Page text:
Oldest Christian Bible made whole again online

By Reuters Staff
July 6, 2009

codex

The surviving parts of the world’s oldest Christian Bible were reunited online on Monday, generating excitement among biblical scholars still striving to unlock its mysteries. The Codex Sinaiticus was hand written by four scribes in Greek on animal hide, known as vellum, in the mid-fourth century around the time of the Roman emperor Constantine the Great who embraced Christianity.

A pope arrives bearing gifts

May 13, 2009

What kind of gift does a pope give when he visits the Holy Land? This morning, the Holy See Press Office distributed a few pictures of presents Pope Benedict has brought along. Take a look:

The scientist who leaves room for spirituality

March 17, 2009

bde-11 (Photos: Bernard d’Espagnat, 13 March 2009/Charles Platiau)

The German philosopher Immanuel Kant once wrote that he “had to deny knowledge to make room for faith.” The French physicist Bernard d’Espagnat hasn’t denied knowledge in his long career developing the philosophy that won him this year’s $1.42 million Templeton Prize. He was pursuing knowledge to better understand what we can know about the ultimate reality of the world. But just like his philosophy echoes that of Kant’s with its conviction that there are limits on knowing reality, his work leaves some room — he would say for spirituality — by saying that human intuitions like art, music and spirituality can help us go further when science searching to understand the world reaches the end of its tether.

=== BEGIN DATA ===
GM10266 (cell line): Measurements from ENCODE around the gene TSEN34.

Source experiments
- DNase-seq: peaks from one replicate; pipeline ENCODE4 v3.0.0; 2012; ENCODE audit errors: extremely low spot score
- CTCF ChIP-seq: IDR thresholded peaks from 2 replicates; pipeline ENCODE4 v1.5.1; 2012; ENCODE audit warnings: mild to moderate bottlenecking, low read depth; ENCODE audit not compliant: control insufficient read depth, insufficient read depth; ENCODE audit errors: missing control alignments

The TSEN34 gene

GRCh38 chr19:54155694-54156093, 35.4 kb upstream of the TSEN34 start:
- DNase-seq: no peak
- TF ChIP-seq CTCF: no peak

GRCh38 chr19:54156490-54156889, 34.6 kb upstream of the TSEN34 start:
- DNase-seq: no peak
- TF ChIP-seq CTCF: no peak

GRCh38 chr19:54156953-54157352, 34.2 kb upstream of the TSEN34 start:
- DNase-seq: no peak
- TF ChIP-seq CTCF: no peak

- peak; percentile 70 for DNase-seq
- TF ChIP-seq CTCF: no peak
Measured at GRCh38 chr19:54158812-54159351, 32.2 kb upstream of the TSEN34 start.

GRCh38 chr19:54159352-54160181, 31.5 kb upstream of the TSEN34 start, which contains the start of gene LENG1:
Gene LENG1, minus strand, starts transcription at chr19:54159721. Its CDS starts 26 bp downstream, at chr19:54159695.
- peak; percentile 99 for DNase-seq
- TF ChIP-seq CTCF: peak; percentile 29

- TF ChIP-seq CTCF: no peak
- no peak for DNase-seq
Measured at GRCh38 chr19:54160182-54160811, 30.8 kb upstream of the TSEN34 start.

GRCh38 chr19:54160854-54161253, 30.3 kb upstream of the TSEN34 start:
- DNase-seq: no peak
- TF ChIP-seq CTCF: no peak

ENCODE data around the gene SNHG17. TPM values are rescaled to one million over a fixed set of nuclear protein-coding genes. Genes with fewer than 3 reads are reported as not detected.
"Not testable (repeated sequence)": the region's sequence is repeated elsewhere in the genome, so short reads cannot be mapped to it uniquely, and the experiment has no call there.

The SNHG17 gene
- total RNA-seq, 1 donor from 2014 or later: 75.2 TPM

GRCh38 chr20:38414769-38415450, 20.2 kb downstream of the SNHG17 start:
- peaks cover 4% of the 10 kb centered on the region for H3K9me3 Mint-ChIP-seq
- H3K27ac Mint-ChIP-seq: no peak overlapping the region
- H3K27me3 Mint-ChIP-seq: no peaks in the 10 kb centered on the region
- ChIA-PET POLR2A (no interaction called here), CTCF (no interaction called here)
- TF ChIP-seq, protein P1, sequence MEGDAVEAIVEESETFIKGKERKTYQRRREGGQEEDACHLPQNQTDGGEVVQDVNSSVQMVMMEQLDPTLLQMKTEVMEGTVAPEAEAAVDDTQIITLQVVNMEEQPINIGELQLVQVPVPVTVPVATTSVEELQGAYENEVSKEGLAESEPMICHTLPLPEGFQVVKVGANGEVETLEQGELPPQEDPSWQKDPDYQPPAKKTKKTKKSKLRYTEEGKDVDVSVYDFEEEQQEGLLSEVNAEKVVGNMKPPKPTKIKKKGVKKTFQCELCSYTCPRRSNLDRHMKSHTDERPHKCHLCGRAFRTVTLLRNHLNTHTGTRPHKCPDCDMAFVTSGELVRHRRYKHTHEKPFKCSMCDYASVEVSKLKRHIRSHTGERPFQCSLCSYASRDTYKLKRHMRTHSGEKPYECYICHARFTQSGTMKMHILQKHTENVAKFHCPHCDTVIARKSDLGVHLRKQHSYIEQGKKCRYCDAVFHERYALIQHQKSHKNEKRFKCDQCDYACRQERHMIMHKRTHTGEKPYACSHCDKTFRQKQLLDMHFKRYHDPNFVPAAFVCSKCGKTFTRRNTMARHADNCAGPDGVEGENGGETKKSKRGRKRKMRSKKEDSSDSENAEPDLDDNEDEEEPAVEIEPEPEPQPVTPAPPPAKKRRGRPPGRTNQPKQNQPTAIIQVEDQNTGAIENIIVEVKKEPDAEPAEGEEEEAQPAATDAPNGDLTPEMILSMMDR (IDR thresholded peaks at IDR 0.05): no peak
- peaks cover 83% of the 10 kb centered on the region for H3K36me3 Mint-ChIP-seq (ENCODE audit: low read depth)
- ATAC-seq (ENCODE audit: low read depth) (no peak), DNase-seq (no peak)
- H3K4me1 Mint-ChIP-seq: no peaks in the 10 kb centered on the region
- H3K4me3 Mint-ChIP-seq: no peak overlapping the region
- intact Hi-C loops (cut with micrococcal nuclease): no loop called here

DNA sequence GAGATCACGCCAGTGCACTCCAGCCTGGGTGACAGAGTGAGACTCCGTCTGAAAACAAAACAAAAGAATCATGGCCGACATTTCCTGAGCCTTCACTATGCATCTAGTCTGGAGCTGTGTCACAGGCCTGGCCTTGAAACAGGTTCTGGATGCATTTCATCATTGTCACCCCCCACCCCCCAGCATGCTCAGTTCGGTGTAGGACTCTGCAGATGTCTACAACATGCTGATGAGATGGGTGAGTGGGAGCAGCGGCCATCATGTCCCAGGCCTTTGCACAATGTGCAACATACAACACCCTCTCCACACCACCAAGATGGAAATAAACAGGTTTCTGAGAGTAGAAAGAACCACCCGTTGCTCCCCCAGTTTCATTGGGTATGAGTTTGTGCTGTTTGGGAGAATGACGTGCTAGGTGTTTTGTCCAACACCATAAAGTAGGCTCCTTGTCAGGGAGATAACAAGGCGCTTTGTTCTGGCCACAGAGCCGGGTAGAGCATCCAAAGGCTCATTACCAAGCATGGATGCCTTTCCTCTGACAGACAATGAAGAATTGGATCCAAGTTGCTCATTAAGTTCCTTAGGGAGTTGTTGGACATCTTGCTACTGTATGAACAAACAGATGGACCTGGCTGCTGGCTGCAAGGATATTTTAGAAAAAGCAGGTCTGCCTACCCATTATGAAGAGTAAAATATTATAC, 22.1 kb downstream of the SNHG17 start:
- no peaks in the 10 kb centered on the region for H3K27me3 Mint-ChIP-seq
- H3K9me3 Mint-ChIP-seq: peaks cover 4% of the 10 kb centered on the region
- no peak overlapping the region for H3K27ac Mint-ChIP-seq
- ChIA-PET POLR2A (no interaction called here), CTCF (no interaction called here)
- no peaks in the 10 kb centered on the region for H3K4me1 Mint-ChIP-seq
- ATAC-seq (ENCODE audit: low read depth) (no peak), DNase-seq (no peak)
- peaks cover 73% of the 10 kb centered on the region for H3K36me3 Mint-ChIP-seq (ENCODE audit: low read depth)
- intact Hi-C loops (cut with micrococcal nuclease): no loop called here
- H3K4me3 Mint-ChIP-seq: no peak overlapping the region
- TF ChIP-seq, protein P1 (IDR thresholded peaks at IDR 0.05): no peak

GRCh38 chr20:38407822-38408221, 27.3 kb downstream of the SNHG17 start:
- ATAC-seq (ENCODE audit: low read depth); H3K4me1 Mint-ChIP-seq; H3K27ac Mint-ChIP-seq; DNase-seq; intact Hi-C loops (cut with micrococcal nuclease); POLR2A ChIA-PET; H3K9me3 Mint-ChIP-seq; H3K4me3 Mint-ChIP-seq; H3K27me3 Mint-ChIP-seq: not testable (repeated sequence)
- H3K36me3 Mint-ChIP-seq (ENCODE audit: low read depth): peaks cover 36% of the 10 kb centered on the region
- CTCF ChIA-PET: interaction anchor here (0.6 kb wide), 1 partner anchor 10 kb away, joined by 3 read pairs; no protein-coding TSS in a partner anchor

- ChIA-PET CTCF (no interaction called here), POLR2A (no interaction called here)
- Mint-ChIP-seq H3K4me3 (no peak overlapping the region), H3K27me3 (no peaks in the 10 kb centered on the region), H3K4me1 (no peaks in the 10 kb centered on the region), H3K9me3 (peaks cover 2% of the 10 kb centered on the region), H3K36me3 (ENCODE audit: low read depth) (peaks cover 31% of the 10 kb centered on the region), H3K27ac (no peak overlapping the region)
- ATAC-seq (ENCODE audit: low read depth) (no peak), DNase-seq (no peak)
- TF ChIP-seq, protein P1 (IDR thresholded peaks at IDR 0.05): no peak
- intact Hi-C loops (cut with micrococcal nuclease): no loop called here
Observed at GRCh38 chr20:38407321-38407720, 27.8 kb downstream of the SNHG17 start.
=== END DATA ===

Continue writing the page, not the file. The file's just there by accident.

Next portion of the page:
Chavez takes moral high ground, closes “Bodies Revealed”

March 9, 2009

Venezuelan President Hugo Chavez’s closure of the “Bodies Revealed” exhibition of dissected human cadavers and subsequent confiscation of the bodies is perhaps the strongest government reaction yet to the worldwide trend for the traveling art and science shows that have been seen by millions.